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Cross Compile to PinePhone Part One

Click Here For Part two

Click Here for Part three

PinePhone has been out for over one year now. In the last year, KDE plasma mobile saw rapid progress. We’ve developed almost all utility apps you’d have on iOS and Android. And actions like flashlight, screen capture also get added to top panel. What’s more, the launch screen and app drawer only get better.

When I started develop apps for PinePhone, I often find myself spent majority of time on PC. Only occassionaly I’d download the Android artifacts from CI and test it on Android(I don’t have access to PinePhone then). Pretty soon pine64 sent me two PinePhones(thank you, pine64!). But even then, I didn’t spent many time on them. Because I’m trying to first get my app running, what it will look on phone is not on the top of my list.

With the priority shifting from new features to stability and usability, bug fixes and UI/UX improvements are the most important things now. While I certainly can run my apps on PC, it doesn’t help with finding UI/UX bugs. Manjaro Plasma Mobile develop image updates everyday, but if you’re debugging an app, there is no other way than compiling your own.

The problem with PinePhone is that we have either XCode or Android Studio. An IDE can build and install for you, on the cost of being platform specific. Well, we don’t have these fancy things. The simplest solution is to compile on PinePhone, it’s Linux after all. However I don’t think PinePhone’s tiny 4 core CPU is suitable for this. We do have projects with over 10k lines of code, apps like Elisa can take ages to build on PinePhone. IDEs like XCode and Android studio use technic called cross compiling. Cross compiling enable you to build executables for another platform. My final goal is to have our own cross compiling toolchain, but that’s not in today’s scope. Today we’ll using emulator, it’s easier to setup on your own.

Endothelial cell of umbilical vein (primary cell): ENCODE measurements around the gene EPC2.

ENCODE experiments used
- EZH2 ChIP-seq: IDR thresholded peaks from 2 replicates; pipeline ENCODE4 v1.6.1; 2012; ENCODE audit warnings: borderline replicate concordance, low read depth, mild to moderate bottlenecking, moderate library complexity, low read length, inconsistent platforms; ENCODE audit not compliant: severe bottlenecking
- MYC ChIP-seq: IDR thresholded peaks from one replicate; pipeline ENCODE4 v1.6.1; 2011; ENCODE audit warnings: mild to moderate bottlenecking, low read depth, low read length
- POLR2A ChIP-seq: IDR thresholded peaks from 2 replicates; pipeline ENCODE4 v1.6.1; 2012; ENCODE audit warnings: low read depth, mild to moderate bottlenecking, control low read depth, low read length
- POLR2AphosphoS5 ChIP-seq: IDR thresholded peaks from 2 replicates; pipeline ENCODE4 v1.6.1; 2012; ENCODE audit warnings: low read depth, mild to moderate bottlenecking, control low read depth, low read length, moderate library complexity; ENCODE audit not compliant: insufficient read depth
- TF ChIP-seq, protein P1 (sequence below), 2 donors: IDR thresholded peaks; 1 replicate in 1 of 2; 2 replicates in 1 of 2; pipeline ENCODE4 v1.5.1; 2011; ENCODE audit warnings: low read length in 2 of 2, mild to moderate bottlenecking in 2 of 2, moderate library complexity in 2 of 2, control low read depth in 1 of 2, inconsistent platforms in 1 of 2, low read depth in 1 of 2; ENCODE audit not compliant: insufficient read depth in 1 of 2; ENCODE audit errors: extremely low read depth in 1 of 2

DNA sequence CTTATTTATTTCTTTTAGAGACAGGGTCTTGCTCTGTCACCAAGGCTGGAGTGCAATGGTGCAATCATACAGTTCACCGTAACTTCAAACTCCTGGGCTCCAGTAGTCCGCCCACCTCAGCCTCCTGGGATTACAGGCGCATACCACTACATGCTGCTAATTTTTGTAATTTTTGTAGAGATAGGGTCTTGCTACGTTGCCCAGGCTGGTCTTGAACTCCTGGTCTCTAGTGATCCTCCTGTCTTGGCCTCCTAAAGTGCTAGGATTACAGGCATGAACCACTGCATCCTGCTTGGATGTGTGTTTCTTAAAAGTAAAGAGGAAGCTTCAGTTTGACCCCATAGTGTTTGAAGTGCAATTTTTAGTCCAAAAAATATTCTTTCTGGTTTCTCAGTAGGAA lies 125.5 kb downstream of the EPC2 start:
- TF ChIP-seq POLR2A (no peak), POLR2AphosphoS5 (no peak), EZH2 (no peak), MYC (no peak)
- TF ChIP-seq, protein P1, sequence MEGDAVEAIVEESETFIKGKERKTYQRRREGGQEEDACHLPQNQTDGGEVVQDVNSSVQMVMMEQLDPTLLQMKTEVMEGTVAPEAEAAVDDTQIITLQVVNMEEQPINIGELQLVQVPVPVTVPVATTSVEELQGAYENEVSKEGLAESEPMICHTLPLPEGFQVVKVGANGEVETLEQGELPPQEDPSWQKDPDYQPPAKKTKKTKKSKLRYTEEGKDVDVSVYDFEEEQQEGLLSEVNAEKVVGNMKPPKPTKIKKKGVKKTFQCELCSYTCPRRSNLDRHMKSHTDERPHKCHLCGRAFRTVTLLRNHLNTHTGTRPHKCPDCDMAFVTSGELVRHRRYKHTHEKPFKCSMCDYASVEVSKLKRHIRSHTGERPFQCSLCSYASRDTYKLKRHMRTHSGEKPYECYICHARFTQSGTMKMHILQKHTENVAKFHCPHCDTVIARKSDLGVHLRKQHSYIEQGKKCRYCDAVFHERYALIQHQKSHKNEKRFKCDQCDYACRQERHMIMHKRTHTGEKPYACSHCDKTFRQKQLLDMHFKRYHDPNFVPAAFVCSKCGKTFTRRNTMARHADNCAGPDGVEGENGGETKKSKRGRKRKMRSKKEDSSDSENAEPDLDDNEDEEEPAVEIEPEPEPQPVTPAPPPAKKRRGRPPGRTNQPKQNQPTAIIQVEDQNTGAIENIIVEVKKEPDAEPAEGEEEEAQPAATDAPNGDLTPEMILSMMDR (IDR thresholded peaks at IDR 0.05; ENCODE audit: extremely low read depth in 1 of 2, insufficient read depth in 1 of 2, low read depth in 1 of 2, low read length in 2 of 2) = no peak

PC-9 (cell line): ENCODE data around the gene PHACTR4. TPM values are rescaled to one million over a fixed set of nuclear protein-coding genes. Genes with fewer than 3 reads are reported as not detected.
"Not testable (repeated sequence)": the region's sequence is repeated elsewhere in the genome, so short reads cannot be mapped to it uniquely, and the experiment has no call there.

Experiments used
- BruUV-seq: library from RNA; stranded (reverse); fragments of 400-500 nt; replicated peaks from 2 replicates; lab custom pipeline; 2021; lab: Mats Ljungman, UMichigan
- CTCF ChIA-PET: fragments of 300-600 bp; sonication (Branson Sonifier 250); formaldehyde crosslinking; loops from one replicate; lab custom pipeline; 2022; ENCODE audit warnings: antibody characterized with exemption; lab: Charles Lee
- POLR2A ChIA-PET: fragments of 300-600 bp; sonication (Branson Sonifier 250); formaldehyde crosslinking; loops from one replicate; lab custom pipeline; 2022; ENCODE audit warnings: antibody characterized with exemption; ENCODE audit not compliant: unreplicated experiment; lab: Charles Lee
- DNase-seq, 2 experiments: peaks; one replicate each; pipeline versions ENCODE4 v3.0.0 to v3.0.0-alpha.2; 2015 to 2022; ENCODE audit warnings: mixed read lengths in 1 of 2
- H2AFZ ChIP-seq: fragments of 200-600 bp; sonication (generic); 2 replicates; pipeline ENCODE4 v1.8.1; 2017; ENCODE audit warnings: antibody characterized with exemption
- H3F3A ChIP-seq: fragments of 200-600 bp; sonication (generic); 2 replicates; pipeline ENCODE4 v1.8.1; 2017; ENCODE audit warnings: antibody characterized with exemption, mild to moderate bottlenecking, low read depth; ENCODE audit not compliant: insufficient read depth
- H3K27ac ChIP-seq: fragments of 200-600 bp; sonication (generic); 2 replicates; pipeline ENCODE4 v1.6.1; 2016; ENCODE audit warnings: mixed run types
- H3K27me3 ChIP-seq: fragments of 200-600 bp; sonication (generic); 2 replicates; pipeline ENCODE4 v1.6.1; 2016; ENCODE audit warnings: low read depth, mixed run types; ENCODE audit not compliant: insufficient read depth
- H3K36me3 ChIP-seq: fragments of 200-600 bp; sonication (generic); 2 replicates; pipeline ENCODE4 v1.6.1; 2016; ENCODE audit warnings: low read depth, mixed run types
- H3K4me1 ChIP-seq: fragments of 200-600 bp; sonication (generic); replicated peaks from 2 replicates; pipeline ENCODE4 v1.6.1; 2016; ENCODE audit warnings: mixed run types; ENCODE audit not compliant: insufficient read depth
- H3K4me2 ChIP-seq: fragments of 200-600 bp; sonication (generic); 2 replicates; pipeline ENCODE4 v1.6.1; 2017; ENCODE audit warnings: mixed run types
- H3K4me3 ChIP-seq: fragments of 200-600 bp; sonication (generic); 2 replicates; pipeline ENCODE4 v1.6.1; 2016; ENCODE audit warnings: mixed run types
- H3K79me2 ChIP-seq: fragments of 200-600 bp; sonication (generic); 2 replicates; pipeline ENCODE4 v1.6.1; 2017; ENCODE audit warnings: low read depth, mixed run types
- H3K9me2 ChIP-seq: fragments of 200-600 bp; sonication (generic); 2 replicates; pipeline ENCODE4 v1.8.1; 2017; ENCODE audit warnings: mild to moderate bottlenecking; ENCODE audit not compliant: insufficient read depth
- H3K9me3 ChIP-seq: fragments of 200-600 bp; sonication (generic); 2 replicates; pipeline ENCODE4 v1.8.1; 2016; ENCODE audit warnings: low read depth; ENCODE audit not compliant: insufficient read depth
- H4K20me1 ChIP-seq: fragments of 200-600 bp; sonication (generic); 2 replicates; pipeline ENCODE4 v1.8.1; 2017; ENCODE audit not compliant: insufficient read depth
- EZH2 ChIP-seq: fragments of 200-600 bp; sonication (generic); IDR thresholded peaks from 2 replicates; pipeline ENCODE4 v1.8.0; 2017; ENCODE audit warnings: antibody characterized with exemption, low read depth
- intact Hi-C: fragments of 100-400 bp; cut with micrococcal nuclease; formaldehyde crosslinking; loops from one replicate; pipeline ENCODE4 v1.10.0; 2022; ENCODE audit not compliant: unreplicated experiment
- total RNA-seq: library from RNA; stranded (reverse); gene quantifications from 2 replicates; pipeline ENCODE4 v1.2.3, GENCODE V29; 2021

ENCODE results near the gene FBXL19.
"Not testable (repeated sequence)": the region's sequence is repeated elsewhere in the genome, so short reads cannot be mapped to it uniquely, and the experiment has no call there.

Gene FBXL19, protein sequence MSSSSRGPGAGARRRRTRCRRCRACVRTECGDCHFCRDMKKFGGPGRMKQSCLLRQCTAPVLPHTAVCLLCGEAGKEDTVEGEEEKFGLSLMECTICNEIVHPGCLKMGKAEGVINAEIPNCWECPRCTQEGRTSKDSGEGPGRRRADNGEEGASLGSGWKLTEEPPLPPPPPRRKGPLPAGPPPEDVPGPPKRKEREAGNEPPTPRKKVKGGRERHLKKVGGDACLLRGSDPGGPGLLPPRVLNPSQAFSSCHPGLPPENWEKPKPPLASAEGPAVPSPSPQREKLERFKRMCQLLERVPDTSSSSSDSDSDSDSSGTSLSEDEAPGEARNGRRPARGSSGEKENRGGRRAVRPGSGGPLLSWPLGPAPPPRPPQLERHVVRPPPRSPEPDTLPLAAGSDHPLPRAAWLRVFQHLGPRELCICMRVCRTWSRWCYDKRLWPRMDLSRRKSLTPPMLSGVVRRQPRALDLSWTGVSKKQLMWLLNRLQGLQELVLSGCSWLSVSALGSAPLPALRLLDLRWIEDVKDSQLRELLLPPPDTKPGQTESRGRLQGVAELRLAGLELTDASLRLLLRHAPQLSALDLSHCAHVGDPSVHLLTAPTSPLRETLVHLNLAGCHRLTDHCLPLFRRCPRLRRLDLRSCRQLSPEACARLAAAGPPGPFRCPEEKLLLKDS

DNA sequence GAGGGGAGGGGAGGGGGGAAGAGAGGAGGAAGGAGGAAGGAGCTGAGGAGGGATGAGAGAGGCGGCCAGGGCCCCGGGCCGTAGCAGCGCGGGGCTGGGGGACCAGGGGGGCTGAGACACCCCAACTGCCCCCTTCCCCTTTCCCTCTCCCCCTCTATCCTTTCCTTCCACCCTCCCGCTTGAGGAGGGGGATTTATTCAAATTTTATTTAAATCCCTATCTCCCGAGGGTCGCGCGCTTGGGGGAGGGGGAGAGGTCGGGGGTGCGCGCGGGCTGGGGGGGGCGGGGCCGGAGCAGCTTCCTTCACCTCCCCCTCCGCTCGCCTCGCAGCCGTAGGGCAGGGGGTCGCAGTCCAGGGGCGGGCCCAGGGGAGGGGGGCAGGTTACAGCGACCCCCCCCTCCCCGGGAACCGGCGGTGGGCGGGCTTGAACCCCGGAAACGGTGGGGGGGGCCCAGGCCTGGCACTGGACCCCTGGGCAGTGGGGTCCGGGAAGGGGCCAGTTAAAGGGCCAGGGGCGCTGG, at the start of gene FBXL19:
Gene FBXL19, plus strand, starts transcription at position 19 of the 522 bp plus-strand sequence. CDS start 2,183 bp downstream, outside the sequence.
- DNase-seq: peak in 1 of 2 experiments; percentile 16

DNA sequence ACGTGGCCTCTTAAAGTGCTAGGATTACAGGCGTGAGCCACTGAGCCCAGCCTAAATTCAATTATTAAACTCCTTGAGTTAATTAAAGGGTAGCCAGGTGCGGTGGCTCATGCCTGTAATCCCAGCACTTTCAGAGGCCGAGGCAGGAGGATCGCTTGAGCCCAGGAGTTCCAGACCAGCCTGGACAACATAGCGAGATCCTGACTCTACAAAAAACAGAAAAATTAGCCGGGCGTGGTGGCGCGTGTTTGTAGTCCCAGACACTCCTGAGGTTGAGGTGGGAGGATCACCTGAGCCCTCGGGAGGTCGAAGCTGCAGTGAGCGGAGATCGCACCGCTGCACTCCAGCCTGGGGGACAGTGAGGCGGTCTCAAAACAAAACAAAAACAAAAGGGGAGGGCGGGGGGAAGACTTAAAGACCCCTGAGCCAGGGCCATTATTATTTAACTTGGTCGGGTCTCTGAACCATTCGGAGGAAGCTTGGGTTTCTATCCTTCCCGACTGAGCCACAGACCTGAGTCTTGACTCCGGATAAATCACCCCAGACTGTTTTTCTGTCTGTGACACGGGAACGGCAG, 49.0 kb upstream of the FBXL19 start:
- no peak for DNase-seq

Chroot into image

We’ll using the Manjaro Plasma Mobile dev image, it already has the majority of our dependencies. The first step of course is to download the image. You can grab the newest image from here: https://github.com/manjaro-pinephone/plasma-mobile-dev/releases/ . After extracting the image with xz -d Manjaro-ARM-plasma-mobile-pinephone-20210919.img, we need to mount it. You can’t mount img file as normal flash driver. Image files are image of a whole disk. It contains partitions, bootloader and partition table. We only want the system partition. To find where the system partition starts, we’ll using fdisk.

$ fdisk -l Manjaro-ARM-plasma-mobile-pinephone-20210919.img
Disk Manjaro-ARM-plasma-mobile-pinephone-20210919.img: 5.87 GiB, 6307184640 bytes, 12318720 sectors
Units: sectors of 1 * 512 = 512 bytes
Sector size (logical/physical): 512 bytes / 512 bytes
I/O size (minimum/optimal): 512 bytes / 512 bytes
Disklabel type: dos
Disk identifier: 0x132613bb

Device                                            Boot  Start      End  Sectors   Size Id Type
Manjaro-ARM-plasma-mobile-pinephone-20210919.img1       62500   500000   437501 213.6M  c W95 FAT32 (LBA)
Manjaro-ARM-plasma-mobile-pinephone-20210919.img2      500001 12318719 11818719   5.6G 83 Linux

Here we find that it contains two partitions, the first partition is obviously UEFI boot partition. The second partition is the system root. Now we know the block-size is 512 bytes and the second partition starts at block 500001, we mount it with offset 512 * 500001 = 256000512:

$ cd
$ mkdir pp-mnt
$ sudo mount -o loop,offset=256000512 Manjaro-ARM-plasma-mobile-pinephone-20210919.img pp-mnt